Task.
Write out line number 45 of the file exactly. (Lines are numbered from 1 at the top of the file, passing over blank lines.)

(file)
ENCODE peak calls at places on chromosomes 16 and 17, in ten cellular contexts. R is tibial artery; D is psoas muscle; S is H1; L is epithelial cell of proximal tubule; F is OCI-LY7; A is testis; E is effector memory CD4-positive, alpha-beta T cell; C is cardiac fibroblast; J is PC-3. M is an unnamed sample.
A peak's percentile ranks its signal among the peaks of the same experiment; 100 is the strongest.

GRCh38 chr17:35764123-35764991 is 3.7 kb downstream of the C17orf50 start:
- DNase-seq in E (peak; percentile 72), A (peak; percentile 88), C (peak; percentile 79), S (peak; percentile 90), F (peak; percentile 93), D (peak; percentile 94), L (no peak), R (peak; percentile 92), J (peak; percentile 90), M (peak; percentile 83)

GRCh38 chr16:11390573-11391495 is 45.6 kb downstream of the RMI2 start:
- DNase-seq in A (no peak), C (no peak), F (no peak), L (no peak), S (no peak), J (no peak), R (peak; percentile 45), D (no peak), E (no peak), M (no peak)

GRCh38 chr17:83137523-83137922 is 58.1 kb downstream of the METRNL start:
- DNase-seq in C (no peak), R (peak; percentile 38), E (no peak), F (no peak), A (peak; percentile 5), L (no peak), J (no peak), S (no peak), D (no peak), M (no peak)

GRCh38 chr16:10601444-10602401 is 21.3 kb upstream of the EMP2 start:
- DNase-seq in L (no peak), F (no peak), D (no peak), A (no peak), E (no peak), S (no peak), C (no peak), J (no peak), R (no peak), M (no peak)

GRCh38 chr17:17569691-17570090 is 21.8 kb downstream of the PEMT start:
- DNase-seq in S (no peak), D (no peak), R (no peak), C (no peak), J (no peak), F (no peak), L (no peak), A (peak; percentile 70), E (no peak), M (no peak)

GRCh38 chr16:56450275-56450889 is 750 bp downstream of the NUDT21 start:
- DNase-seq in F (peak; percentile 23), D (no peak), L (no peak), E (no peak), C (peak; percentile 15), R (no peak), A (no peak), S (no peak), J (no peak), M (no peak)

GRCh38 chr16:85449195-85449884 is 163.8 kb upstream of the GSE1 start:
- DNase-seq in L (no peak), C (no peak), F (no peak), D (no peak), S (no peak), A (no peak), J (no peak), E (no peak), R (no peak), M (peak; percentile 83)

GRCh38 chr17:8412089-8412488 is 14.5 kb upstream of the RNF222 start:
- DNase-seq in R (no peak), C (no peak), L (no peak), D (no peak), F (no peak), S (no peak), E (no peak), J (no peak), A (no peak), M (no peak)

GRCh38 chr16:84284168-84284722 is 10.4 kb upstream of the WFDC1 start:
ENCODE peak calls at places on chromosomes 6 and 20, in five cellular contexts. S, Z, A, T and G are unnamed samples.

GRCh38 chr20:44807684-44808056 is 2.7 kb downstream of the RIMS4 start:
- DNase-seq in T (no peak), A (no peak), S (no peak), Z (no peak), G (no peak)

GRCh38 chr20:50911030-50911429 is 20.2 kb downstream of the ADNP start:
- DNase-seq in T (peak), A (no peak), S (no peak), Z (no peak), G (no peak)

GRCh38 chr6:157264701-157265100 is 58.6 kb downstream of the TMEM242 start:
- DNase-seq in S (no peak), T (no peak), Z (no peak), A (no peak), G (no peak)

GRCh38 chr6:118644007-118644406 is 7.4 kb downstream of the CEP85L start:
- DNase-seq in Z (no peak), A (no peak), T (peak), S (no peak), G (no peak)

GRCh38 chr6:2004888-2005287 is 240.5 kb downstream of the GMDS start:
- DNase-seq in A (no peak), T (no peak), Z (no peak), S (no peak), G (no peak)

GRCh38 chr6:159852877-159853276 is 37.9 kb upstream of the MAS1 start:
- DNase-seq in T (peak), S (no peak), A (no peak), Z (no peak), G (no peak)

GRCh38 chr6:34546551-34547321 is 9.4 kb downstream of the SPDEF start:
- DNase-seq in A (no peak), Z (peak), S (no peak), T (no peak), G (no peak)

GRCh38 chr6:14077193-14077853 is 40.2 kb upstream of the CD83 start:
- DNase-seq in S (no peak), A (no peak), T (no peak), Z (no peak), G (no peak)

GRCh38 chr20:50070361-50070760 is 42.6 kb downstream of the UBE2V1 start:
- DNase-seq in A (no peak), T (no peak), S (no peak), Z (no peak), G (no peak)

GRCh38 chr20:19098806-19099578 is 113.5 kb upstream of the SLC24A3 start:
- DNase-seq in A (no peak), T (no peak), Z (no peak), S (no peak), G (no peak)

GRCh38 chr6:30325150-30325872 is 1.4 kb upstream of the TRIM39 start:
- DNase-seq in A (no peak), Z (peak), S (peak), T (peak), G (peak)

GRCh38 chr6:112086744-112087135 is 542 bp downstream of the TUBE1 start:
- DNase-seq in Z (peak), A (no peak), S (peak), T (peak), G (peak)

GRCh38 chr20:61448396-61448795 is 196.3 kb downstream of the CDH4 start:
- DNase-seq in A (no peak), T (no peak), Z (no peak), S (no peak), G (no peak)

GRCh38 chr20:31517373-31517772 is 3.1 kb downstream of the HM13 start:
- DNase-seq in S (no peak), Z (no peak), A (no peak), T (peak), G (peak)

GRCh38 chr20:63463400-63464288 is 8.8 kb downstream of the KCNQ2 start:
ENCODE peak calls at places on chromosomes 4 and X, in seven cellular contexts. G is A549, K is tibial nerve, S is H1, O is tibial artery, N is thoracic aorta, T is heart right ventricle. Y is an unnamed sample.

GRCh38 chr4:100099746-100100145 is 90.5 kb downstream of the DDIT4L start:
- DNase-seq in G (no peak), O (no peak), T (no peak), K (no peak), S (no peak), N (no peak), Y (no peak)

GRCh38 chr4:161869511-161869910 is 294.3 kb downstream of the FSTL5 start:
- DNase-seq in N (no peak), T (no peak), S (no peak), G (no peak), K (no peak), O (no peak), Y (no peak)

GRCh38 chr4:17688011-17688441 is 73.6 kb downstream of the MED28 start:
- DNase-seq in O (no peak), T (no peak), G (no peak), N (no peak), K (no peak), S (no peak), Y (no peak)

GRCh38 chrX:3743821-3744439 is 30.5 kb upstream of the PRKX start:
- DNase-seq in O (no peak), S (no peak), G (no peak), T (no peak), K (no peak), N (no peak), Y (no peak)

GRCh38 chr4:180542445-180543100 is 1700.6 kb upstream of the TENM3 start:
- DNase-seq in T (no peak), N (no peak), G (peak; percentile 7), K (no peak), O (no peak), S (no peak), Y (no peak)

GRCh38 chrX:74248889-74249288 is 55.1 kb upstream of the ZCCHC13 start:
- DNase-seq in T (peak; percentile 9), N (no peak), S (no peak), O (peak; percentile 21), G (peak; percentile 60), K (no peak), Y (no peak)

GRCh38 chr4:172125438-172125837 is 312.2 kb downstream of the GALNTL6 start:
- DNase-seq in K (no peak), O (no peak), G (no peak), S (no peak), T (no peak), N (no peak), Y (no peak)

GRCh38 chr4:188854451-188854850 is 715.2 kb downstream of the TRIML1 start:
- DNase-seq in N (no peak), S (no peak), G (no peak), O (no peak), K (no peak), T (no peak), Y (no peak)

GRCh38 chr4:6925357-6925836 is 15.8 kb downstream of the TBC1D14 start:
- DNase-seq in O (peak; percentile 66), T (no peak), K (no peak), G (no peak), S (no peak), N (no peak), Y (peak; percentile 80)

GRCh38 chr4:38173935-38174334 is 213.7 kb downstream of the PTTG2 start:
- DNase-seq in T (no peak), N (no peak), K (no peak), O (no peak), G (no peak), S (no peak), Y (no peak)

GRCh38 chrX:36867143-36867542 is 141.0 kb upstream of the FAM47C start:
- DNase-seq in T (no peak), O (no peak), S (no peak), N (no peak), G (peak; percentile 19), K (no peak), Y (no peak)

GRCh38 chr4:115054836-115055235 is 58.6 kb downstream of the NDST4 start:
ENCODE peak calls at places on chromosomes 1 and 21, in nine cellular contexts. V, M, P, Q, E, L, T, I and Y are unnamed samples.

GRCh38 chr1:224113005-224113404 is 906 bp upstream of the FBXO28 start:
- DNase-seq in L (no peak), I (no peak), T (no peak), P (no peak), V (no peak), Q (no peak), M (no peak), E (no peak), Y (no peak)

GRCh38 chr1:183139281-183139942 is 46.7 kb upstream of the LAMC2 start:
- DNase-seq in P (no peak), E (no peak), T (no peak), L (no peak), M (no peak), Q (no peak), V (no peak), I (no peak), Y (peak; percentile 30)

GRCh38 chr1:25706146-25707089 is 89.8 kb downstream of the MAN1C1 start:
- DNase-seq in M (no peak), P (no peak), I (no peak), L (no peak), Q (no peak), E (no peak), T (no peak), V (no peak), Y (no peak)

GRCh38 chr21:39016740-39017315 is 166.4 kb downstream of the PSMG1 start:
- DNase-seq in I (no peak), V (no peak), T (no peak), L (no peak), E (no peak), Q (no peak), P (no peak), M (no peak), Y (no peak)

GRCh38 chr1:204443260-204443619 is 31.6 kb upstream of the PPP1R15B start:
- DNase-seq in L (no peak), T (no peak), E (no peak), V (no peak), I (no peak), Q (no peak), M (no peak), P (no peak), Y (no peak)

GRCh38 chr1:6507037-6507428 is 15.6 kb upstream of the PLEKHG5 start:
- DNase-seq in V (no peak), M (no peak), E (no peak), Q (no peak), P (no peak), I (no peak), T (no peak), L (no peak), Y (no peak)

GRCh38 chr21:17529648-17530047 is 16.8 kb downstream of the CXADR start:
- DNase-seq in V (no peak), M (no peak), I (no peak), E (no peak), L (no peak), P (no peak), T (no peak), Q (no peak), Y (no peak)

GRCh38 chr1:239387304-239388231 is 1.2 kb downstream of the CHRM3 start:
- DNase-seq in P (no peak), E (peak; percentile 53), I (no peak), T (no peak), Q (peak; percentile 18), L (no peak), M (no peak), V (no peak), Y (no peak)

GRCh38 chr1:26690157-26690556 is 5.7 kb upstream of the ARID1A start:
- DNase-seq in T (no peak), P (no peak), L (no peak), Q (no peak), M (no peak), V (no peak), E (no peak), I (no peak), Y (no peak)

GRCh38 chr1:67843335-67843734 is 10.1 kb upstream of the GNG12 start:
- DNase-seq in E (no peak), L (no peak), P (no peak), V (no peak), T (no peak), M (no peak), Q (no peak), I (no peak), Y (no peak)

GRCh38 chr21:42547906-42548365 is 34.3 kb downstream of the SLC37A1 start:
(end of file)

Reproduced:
GRCh38 chr20:61448396-61448795 is 196.3 kb downstream of the CDH4 start: